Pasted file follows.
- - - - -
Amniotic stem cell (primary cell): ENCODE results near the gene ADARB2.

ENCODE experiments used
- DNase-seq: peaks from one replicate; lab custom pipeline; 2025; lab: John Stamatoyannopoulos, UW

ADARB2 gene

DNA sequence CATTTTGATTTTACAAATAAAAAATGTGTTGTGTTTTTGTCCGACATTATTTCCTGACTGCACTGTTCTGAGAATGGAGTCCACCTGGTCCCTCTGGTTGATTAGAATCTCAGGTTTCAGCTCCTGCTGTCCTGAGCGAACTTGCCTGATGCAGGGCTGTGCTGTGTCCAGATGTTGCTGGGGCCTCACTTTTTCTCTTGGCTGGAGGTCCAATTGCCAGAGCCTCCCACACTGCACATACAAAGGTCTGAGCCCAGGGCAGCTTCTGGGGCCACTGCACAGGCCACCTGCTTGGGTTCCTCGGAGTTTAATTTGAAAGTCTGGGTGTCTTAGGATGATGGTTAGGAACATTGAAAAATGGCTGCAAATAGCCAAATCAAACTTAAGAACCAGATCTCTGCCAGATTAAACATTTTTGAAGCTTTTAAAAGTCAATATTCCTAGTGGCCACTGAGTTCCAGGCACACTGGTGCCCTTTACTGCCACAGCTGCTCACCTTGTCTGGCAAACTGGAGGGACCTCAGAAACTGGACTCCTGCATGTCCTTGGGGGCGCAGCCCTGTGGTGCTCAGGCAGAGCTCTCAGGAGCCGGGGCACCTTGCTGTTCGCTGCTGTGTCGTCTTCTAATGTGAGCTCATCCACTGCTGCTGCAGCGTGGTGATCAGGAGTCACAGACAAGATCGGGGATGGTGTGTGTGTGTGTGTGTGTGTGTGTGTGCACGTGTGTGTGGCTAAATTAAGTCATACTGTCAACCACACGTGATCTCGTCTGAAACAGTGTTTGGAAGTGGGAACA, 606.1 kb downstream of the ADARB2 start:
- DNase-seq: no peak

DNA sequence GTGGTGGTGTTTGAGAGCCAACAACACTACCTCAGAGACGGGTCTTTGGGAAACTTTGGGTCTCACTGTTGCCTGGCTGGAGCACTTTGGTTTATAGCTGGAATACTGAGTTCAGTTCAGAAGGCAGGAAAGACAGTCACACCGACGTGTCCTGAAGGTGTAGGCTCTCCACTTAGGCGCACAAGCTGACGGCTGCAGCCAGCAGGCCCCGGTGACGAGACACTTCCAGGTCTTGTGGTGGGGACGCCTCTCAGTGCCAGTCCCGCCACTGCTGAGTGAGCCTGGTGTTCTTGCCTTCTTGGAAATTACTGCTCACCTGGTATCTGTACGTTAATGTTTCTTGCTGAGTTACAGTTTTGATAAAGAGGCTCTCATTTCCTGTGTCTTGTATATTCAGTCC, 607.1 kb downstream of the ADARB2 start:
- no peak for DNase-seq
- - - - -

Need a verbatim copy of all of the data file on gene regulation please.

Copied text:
Amniotic stem cell (primary cell): ENCODE results near the gene ADARB2.

ENCODE experiments used
- DNase-seq: peaks from one replicate; lab custom pipeline; 2025; lab: John Stamatoyannopoulos, UW

ADARB2 gene

DNA sequence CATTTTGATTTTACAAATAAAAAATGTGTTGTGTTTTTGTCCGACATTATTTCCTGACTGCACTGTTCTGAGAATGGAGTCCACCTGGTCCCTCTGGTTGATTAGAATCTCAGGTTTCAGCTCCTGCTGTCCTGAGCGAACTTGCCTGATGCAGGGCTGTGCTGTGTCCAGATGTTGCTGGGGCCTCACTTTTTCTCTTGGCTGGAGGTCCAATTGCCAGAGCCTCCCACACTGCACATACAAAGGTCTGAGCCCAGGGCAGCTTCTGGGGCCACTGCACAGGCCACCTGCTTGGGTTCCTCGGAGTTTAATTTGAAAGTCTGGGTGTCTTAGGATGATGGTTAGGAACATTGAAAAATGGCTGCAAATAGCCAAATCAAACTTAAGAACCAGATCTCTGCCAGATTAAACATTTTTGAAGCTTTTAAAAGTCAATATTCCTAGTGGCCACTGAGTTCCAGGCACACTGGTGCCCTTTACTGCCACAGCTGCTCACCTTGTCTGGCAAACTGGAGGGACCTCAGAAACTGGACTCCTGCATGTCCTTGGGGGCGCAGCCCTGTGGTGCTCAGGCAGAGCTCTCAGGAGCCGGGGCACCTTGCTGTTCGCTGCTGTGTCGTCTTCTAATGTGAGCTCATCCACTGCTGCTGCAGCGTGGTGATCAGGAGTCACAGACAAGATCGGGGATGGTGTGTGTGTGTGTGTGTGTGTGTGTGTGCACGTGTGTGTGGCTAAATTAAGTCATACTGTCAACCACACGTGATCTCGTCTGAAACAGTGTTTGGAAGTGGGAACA, 606.1 kb downstream of the ADARB2 start:
- DNase-seq: no peak

DNA sequence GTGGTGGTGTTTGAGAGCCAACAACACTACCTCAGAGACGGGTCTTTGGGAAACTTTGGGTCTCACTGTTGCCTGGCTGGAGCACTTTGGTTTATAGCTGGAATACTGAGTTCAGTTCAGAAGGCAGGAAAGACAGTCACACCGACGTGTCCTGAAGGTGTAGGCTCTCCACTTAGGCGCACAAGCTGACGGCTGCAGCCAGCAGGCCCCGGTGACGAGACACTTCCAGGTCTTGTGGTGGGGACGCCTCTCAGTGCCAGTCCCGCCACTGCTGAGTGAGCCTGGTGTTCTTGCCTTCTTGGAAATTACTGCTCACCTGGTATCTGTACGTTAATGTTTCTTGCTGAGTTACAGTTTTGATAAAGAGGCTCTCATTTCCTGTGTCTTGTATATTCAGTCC, 607.1 kb downstream of the ADARB2 start:
- no peak for DNase-seq